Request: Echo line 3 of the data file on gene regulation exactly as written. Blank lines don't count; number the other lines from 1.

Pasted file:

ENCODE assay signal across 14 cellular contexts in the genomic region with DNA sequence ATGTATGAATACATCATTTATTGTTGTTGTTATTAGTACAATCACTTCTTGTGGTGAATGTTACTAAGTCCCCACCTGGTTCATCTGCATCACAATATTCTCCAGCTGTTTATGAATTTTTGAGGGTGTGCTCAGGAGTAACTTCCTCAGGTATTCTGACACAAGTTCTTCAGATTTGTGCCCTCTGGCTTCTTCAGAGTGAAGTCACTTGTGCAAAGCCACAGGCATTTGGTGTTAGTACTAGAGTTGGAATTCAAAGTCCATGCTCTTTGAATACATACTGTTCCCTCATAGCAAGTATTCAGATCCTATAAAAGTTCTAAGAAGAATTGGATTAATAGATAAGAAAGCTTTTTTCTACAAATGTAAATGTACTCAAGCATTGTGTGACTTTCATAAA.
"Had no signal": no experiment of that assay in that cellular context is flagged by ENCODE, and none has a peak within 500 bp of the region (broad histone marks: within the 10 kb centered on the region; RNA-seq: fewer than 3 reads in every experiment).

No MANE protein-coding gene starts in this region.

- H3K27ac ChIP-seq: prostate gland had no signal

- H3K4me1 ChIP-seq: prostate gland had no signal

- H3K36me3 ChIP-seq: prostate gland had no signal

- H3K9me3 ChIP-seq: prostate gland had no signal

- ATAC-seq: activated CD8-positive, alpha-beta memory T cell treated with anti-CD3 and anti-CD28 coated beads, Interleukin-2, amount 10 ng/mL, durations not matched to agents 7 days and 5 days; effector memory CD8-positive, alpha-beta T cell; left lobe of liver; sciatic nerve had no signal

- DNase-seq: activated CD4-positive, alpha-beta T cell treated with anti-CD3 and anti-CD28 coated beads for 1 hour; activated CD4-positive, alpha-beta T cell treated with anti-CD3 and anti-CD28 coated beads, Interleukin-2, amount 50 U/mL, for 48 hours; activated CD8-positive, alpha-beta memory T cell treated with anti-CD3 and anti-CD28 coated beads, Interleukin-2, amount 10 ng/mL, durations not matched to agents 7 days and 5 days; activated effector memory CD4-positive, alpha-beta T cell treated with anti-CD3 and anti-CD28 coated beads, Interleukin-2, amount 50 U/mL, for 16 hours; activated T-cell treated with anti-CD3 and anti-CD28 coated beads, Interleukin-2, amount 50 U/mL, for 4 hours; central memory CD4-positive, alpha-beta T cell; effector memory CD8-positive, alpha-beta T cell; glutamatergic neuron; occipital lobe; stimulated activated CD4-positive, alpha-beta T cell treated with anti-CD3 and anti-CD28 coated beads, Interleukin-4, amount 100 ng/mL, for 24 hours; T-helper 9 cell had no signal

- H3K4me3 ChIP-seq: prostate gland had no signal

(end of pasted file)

No MANE protein-coding gene starts in this region.